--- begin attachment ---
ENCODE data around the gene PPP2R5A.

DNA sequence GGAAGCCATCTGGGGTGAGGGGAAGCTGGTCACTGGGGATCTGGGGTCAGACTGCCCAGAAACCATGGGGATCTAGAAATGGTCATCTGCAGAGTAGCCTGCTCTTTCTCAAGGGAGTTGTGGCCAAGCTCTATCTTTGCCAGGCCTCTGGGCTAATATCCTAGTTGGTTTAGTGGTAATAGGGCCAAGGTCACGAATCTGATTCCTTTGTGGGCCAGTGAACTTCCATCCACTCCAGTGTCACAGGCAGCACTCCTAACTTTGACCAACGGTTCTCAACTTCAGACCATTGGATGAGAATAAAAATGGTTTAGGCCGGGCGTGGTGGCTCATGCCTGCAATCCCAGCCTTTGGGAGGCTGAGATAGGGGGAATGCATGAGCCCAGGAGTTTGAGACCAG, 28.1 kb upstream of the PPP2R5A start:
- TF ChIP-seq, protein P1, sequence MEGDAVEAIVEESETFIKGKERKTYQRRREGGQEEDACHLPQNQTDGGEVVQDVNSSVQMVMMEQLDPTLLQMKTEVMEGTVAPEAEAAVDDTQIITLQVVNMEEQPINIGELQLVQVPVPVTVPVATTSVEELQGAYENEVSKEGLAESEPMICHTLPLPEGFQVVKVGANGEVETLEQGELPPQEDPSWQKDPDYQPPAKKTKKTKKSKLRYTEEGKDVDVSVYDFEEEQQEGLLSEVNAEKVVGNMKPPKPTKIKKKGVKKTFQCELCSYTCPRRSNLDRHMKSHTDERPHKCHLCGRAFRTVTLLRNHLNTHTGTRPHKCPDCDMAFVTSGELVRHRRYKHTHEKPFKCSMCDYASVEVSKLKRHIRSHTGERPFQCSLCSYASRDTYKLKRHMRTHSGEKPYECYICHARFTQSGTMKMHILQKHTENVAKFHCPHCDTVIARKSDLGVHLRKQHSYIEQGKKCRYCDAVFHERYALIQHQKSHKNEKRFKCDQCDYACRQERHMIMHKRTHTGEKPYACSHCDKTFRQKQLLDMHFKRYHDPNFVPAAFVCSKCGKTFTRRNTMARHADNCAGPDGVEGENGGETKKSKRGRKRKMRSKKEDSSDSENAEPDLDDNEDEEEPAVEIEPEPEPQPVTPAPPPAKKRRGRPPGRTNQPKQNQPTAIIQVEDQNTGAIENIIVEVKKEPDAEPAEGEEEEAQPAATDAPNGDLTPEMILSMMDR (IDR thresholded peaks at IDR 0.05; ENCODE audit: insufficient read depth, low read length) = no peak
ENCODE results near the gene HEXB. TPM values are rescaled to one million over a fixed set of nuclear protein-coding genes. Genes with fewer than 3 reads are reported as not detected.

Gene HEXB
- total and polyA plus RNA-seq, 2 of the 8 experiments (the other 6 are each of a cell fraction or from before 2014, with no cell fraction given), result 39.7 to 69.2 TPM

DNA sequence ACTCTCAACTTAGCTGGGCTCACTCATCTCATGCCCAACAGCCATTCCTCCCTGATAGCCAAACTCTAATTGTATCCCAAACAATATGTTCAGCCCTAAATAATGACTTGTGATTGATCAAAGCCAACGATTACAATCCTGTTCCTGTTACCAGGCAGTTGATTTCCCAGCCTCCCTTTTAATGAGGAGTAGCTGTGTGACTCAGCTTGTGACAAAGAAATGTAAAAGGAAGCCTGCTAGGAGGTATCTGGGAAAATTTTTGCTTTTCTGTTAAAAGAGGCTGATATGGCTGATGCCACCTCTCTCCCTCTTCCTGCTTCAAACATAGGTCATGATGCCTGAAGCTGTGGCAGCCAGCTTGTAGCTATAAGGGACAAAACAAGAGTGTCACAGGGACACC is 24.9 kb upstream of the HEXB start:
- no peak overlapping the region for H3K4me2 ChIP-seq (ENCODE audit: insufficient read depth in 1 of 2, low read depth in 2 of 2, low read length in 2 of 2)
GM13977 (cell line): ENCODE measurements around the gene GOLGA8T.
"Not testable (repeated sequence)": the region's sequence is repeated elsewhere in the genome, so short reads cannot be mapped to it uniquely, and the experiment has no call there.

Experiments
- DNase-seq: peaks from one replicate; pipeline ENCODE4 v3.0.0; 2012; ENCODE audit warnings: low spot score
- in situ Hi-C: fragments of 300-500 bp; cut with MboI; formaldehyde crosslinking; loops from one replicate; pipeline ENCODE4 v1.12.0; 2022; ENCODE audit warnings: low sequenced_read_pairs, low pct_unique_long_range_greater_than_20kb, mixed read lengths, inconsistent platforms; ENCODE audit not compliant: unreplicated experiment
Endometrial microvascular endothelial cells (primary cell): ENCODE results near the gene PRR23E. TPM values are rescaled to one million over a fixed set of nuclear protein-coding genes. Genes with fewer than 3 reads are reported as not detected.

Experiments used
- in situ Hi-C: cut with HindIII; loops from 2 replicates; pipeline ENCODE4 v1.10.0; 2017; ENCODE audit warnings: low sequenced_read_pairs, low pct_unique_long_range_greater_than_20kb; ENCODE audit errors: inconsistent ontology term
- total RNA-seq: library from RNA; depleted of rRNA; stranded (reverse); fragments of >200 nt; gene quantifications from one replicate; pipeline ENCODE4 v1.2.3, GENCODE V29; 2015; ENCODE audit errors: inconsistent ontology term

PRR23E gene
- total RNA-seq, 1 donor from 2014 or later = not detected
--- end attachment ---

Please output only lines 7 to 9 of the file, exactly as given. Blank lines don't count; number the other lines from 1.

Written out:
DNA sequence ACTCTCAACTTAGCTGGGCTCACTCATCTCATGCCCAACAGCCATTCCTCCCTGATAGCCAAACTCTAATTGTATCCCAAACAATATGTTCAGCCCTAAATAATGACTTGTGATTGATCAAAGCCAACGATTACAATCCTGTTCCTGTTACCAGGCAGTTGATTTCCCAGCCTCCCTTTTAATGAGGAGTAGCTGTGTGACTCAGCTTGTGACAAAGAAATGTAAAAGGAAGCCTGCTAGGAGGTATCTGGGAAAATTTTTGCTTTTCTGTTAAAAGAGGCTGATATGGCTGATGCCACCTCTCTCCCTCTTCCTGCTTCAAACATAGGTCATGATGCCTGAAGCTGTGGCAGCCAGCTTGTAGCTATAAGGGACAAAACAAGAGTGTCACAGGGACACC is 24.9 kb upstream of the HEXB start:
- no peak overlapping the region for H3K4me2 ChIP-seq (ENCODE audit: insufficient read depth in 1 of 2, low read depth in 2 of 2, low read length in 2 of 2)
GM13977 (cell line): ENCODE measurements around the gene GOLGA8T.